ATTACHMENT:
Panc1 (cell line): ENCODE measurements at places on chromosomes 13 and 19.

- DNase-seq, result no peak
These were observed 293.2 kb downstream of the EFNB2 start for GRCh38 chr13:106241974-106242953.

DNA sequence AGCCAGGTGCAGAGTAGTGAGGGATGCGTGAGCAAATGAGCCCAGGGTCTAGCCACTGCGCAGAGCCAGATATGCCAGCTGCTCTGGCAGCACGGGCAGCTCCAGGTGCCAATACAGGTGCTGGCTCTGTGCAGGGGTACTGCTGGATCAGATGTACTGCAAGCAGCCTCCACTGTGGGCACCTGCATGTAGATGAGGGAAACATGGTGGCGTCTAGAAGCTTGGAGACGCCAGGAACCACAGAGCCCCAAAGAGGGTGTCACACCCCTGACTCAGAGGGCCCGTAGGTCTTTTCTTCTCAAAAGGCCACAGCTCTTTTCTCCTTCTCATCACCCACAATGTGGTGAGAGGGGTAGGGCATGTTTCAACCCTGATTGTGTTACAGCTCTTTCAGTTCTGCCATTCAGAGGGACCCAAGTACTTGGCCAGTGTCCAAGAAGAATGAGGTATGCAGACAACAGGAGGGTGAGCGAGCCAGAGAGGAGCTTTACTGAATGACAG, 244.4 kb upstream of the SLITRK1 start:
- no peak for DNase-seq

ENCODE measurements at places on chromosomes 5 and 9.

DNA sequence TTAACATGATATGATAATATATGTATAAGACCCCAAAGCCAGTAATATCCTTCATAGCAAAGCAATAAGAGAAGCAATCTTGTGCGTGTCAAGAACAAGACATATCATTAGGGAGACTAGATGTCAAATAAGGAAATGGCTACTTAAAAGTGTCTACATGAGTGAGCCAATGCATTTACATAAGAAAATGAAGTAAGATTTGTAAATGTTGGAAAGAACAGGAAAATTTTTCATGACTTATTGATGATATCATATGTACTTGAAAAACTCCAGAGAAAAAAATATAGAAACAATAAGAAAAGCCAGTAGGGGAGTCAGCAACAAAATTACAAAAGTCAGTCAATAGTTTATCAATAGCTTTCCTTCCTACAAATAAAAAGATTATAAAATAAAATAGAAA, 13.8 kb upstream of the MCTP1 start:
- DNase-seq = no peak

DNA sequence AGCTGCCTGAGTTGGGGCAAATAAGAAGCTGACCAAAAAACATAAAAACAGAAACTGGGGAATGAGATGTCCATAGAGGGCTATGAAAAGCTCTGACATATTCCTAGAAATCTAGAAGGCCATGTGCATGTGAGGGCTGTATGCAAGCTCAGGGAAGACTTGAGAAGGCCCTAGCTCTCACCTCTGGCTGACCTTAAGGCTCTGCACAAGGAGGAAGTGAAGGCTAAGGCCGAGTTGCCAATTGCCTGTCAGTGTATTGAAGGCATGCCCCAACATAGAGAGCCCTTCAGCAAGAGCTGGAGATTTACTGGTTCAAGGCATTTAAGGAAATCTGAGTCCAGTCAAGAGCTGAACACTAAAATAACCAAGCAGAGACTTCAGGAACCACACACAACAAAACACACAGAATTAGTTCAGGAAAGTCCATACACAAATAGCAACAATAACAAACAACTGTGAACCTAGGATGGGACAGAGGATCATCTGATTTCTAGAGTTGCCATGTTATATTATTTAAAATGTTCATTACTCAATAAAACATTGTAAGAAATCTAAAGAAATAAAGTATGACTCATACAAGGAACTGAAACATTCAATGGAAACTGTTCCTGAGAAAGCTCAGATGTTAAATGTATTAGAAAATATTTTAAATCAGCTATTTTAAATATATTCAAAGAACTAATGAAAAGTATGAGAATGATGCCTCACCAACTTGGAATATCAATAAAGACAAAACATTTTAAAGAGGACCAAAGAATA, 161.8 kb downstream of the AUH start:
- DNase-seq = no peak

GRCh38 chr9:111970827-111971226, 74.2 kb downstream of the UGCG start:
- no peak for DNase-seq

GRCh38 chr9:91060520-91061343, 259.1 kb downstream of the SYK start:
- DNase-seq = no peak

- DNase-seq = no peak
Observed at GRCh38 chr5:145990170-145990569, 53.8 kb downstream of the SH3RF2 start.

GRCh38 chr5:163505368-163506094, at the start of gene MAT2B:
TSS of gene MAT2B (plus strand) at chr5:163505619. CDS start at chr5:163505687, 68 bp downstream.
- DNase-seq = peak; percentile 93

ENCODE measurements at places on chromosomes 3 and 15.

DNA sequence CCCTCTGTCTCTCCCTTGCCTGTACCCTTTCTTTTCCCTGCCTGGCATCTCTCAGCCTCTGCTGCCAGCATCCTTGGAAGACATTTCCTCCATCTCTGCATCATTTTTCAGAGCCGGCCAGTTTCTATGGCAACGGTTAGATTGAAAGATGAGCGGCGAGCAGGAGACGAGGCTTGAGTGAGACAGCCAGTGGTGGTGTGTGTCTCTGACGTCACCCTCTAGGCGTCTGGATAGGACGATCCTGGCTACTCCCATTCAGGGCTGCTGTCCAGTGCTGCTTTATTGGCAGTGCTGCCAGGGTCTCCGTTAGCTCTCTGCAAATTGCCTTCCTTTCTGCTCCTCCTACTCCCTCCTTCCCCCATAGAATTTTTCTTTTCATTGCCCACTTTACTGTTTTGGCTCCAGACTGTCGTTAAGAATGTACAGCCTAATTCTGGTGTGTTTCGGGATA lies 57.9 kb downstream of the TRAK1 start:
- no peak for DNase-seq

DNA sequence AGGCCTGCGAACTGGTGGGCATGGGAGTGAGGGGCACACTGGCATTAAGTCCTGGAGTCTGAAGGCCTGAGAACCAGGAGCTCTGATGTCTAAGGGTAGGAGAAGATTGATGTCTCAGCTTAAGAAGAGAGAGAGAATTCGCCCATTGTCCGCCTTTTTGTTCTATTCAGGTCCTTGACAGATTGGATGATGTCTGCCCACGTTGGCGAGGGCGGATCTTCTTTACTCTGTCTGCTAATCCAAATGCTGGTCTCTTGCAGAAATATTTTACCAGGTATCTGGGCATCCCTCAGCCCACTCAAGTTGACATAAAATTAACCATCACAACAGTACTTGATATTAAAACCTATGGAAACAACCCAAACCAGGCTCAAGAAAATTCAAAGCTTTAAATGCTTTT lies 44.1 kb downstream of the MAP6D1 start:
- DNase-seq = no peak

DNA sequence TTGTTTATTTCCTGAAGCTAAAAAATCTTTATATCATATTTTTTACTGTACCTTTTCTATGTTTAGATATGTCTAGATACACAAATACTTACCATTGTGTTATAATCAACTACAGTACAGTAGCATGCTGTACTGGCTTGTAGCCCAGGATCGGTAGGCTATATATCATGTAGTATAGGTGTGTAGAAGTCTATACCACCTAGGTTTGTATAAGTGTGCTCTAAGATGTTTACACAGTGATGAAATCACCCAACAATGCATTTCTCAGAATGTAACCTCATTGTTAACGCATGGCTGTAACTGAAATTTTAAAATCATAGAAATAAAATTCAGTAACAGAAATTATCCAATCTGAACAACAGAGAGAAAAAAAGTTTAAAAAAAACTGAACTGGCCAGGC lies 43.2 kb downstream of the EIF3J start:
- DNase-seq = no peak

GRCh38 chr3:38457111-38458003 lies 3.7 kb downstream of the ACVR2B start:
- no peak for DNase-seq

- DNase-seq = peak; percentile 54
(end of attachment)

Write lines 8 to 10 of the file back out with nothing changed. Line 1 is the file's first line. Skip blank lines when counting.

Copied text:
- DNase-seq = no peak

DNA sequence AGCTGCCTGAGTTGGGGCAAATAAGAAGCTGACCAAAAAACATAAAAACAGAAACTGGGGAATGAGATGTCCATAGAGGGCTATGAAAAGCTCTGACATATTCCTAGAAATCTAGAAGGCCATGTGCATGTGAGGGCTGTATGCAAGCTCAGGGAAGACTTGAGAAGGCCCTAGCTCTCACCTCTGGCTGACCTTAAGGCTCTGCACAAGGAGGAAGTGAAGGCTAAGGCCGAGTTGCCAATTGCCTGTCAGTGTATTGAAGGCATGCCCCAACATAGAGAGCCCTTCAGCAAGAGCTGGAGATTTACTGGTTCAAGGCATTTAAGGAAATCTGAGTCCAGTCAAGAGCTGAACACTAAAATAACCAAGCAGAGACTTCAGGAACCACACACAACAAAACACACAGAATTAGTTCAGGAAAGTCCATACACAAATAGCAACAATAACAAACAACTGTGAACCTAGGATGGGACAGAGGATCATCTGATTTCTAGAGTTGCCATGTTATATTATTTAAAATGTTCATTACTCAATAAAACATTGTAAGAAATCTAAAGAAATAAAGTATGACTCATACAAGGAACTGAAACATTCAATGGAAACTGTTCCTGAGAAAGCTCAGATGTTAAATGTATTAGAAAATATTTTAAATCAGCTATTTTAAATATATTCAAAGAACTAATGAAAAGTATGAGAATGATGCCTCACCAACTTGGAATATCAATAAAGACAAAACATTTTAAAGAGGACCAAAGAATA, 161.8 kb downstream of the AUH start:
- DNase-seq = no peak